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The Fight to Save Houston’s Historic Treasures — Preservation Champions Honor the Good Bricks Making a Difference

The City's First Firehouse, a Stunning Ballroom, a Steel Townhouse and More Are Allowed to Stand Strong

BY // 01.19.24

While historic structures across Houston are slowly being demolished, most notably of late the John Staub house on River Oaks Boulevard, Preservation Houston continues its mission of advocating for preservation and saluting those who work to save the city’s venerable structures.

In advance of its March 8 Cornerstone Dinner, Preservation Houston has revealed the winners of the 2024 Good Brick Awards that celebrate exceptional historic preservation efforts and the individuals responsible for them. This year’s award winners include the landmark Eldorado Ballroom and Houston’s oldest fire station.

The awards were selected by a jury of community leaders, preservation and design professionals, and former Good Brick Award recipients, and chaired by Preservation Houston president Dave Morris. Recipients will be honored at the March 8 dinner at River Oaks Country Club where Diane Kingshill and Ashton Martini will serve as chairs.

11 Eldorado Ballroom – credit Stern and Bucek Architects
Eldorado Ballroom (Photo courtesy Stern and Bucek Architects)

Headlining the evening will be architect David Bucek, FAIA, who will receive the President’s Award for his outstanding contributions to historic preservation. Among Bucek’s notable preservation projects is the landmark 1939 Eldorado Ballroom in the Third Ward earns Project Row Houses the Martha Peterson Award for restoration this year.

The Good Brick Awards Residential

Style in Steel Townhouse

2 LeBlanc – Style in Steel – credit Leonid Furmansky
Philip & Mandy LeBlanc’s Style in Steel townhouse (Photo by Leonid Furmansky)

The Style in Steel townhouse, designed by Wilson, Morris, Crain & Anderson in 1968, in Southwest Houston was restored by Mandy and Philip LeBlanc.

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Italian Renaissance-style Minchen House

3 Lee-Sekula – credit William Chambers

 

Ted Lee and Marc Sekula receive the Good Brick Award for preservation of the Italian Renaissance-style Simon and Mamie Minchen House (1931 Joseph Finger) in the Boulevard Oaks Historic District. The house holds a spot on the National Register of Historic Places and is a designated City of Houston Landmark.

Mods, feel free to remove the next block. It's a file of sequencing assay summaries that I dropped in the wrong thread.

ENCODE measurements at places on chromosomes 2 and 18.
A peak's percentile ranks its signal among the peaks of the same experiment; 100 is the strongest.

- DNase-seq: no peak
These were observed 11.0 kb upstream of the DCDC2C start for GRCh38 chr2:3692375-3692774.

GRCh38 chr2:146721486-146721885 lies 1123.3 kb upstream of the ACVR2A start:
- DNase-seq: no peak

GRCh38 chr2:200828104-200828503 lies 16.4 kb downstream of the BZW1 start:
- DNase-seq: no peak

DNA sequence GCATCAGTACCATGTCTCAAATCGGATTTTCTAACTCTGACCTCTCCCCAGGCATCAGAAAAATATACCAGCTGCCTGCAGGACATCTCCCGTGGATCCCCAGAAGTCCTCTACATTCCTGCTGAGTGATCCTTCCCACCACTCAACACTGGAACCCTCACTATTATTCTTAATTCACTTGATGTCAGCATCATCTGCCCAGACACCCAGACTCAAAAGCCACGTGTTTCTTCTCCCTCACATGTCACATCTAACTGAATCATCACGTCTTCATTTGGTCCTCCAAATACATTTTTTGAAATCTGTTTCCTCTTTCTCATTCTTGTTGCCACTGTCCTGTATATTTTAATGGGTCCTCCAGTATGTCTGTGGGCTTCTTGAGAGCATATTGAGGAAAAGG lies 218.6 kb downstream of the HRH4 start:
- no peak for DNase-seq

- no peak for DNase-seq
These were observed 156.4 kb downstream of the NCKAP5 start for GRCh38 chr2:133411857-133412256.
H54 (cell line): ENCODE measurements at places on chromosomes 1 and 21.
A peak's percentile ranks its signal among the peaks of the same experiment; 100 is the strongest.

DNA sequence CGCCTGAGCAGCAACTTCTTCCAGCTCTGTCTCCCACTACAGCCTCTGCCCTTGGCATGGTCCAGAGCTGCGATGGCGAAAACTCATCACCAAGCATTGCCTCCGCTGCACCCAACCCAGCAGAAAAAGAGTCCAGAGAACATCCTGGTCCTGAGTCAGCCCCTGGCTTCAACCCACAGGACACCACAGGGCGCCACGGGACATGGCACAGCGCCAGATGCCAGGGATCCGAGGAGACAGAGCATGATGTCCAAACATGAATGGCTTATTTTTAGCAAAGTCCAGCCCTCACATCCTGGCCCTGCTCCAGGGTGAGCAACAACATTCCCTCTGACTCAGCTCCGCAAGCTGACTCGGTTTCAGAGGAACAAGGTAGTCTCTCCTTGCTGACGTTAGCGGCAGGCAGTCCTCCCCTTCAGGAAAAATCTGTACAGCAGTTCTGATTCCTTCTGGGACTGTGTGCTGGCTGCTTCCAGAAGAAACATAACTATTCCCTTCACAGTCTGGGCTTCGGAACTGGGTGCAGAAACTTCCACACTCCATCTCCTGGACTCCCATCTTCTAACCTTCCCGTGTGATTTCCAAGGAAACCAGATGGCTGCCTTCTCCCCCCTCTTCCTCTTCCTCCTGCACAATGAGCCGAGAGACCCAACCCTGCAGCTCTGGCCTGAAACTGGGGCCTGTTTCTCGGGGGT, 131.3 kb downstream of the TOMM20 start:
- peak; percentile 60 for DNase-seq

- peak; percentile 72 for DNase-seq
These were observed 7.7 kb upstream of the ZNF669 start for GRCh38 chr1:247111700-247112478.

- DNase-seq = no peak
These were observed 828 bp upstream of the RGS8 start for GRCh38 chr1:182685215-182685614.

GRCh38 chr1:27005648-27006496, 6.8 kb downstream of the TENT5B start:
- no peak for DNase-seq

Folk Victorian Cottage

4 Tidwell-Mize – credit Luis Ayala
1893 Folk Victorian cottage (Photo by Luis Ayala)

Built in 1893, this Folk Victorian cottage restoration has eared Dan Tidwell and Jamie Mize a Good Brick Award.

Craftsman Style Homes

5 FW Heritage, LLC – credit Strata Visuals
Craftsmen style homes in the First Ward (Photo by Strata Visuals)

Restoration of two Craftsman style homes (circa 1925) in the First Ward garnered FW Heritage LLC  Good Brick honors.

The Good Brick Awards Commercial

Imperial Laundry Building

6 Concept Neighborhood – courtesy photo
Concept Neighborhood (Courtesy photo)

Concept Neighborhood receives honors for redeveloping the former Imperial Laundry building (circa 1937) as The Plant, a mixed-use development in Houston’s East End.

Knapp Chevrolet Showroom

7 Deal Co-Urbano – credit Urbano Architects
Knapp Chevrolet Showroom (Photo courtesy of Urbano)

The Deal Company and Urbano Investments earns Good Brick kudos for repurposing the 1940 Knapp Chevrolet Showroom in the First Ward.

Hollyfield Laundry

8 Davis Commercial FPO
Hollyfield Laundry building (photo courtesy Davis Commercial)

The Good Brick Award goes to Davis Commercial Real Estate for its repurposing the Hollyfield Laundry building (1930, J.W. Northrop Jr.) as Barcelona Wine Bar in Montrose.

The Good Brick Awards Institutional

St. Mark’s United Methodist Church

9 St Mark’s UMC – Hester + Hardaway
St. Mark’s United Methodist Church (Photo by Hester + Hardaway)

The restoration of St. Mark’s United Methodist Church’s historic Gothic sanctuary (1940, James Ruskin Bailey) in Woodland Heights earns a Good Brick Award.

Restored Fire Station No. 7

10 Houston Fire Museum – credit Wade Blissard
Restored Fire Station No. 7 now theHouston Fire Museum (Photo by Wade Blissard)

The restoration of historic Fire Station No. 7 (1899, Olle J. Lorehn) in Midtown into what is now the Houston Fire Museum is more than worthy of a Good Brick Award.

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